It’s great to hear you say that. He’s an amazing composer...the real thing. I was a big fan of the film Gimme the Loot, which is great if you haven’t seen it. It’s about these graffiti artists in New York and I didn’t know that he had done the music...There’s great licenced music in it and he also produced these hip hop tracks for it. It’s totally different stylistically from the orchestral stuff he’s done for Adam [McKay] and Barry [Jenkins]. And then Moonlight was the score that just blew my mind, and everyone else’s.

Would I know any of the bands you’re in?

I've been in a band called The Dig for a long time now. I sing and play bass. I’m also in a band called Human Love. Our album is coming out in the fall. A lot of my favorite film composers come from the band background, whether it’s Danny Elfman or Cliff Martinez. Those worlds seem to be bleeding into each other more. And then there’s that grey line where you seen Directors cutting their films with certain music in mind. I think of Derek Cianfrance for Blue Valentine to Grizzly Bear. I think they wrote a couple pieces but it was mostly stuff that was already recorded. Another incredible example is Anna Meredith with the Eighth Grade score. That was another hybrid where they cut a lot of the movie to music on her record and then she had scored to picture as well. That was cool because that score is such a huge character in the film.

This was your first feature score?

This was my first feature, yeah.

That’s amazing, by the way.

Thanks. It’s a great honor that this was the first one. I wrote additional music for Oversimplification of Her Beauty, which is a film by Terence Nance. He used mostly Flying Lotus music for the score. He then went on to make the HBO show Random Acts of Flyness. I composed the music for that show along with a lot of great composers like Nick Hakim and Jon Bap...Joe [Talbot] was a fan of that show so my agent got us in touch and I demo’d music for The Last Black Man in San Francisco. We met and hit it off and then sort of dove into it.

What is the process of demoing out?

They send me the film and I write music for certain scenes. The scene I first submitted music for was the skateboarding scene to open the film when they first go to the house, which they didn’t end up using. They used this incredible piece by Michael Nyman for that scene [Musique à Grande Vitesse: 3rd Region]. Joe had already edited the scene to that piece. I wrote something completely different so Joe could see what I would do. It was [essentially] an audition...This all happened within three days. Joe’s agent asked if I wanted to take a crack at the movie he was working on. I did and then two days later I was meeting Joe. It all lined up. They had spent a long time looking for a composer and there was a tight deadline, so I had to start right away. It was a trying but amazing experience in the sense that it was everyone’s first movie. There’s a certain magic about that.

I think I know what you’re talking about; that burgeoning, fresh energy that people bring to something for the first time. That translates.

Totally. Joe and I talked about that a lot. It’s the sheer pressure and the magnitude of the opportunity for all of us. Everybody bled for this movie in a way that I’m not sure people do ten to twenty years into a career...There was an urgency driving Joe, who was driving all of us. I worked on the film for four months and it was super intensive. There was this mountain of work I had built that was unparalleled for me, but that was a microcosm [compared to the principals involved]. They had been working on getting this film made for ten years.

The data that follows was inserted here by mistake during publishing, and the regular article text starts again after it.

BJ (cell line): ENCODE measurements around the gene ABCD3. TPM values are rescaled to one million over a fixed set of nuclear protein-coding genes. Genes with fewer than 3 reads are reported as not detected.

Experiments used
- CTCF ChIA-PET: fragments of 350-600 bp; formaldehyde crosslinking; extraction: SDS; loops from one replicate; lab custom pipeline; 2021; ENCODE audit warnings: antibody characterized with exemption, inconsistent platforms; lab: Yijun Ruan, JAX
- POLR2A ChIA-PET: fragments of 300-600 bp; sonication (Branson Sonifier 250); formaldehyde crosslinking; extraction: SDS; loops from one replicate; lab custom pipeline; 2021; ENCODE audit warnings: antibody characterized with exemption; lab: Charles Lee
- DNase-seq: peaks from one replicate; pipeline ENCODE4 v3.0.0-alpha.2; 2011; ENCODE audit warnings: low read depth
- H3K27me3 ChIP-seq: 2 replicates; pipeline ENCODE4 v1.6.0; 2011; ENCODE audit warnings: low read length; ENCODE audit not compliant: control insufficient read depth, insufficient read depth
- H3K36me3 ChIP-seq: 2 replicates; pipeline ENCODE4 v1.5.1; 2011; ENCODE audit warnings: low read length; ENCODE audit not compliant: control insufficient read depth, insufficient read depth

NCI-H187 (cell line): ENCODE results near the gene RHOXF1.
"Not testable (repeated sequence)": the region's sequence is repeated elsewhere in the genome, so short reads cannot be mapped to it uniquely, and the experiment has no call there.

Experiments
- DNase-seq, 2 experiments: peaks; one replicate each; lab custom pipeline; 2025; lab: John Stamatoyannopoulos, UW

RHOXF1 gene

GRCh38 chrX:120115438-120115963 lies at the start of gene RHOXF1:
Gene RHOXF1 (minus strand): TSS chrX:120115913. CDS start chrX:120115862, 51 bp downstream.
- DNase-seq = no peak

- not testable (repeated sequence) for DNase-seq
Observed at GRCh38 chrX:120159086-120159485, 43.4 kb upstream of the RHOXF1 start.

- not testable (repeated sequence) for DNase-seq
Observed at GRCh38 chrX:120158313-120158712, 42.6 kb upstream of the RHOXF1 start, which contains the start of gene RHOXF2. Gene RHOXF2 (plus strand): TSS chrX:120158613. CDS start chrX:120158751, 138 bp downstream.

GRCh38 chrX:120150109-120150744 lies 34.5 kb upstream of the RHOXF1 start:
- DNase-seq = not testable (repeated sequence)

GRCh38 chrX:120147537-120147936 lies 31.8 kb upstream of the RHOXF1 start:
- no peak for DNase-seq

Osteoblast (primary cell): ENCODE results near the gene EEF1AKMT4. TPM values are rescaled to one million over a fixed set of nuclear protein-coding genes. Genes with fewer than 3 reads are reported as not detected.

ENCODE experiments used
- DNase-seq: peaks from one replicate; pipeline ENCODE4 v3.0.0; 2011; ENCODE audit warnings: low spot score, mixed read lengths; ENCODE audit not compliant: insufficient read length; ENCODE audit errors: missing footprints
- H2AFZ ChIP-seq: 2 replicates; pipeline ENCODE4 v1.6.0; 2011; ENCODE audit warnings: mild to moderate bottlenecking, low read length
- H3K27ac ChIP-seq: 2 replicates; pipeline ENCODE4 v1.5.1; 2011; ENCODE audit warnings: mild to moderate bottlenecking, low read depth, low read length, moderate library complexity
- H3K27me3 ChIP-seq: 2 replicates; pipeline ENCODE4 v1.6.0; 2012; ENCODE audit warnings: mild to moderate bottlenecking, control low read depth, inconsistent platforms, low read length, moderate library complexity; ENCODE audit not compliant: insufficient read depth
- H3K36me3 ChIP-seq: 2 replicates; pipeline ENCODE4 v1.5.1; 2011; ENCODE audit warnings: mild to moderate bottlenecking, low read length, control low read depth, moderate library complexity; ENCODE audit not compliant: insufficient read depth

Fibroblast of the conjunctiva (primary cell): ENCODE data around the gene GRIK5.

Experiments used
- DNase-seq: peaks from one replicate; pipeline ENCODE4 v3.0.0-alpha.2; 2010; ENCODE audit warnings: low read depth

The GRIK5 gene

When you walking into something with that knowledge, the pressure mounts right?

Yeah, you want to make sure you rise to it and get it right. It’s also Jimmie’s story [Lead actor Jimmie Fails] and you want to honor that. It was a super special project and it’s not lost on me that not every film will be like this.

Were there touchstones for you when composing the score or was the inspiration contained within this film?

We knew that the music needed to be able to live alongside some of the source music in the film, like the Nyman piece and Joni Mitchell’s “Blue” and “Somebody to Love” [Jefferson Airplane]. There a song-based elements of the score where it’s designed to live next to those pieces of music. Other than that, there were overlaps in the music of composers that Joe and I love. Early Randy Newman was one. I’m obsessed with him. Joe and I both love the song “I Think It’s Going to Rain Today” from his first record; that lyrical, spiritual, song-based approach to scoring was something we both loved. I wrote a lot of music in the spirit of the film and some I scored to picture...The challenge was figuring out a way to romanticize San Francisco because you don’t see it [in film] like you do New York and LA. We had to figure out what the musical language would be to rise to that.

How did thinking about the city manifest for you in the composition?

A lot of it was this amazing cinematography from Adam [Newport-Berra]. It’s sort of a composer’s dream job because there are multiple scenes with no dialogue and just these beautiful images of San Francisco. It’s the type of movie that cries out for score music. We knew we wanted something regal. That was a big word. The word fairytale has also come up a lot since the film was released.

That notion came to mind when I saw it. It’s an urban fairytale.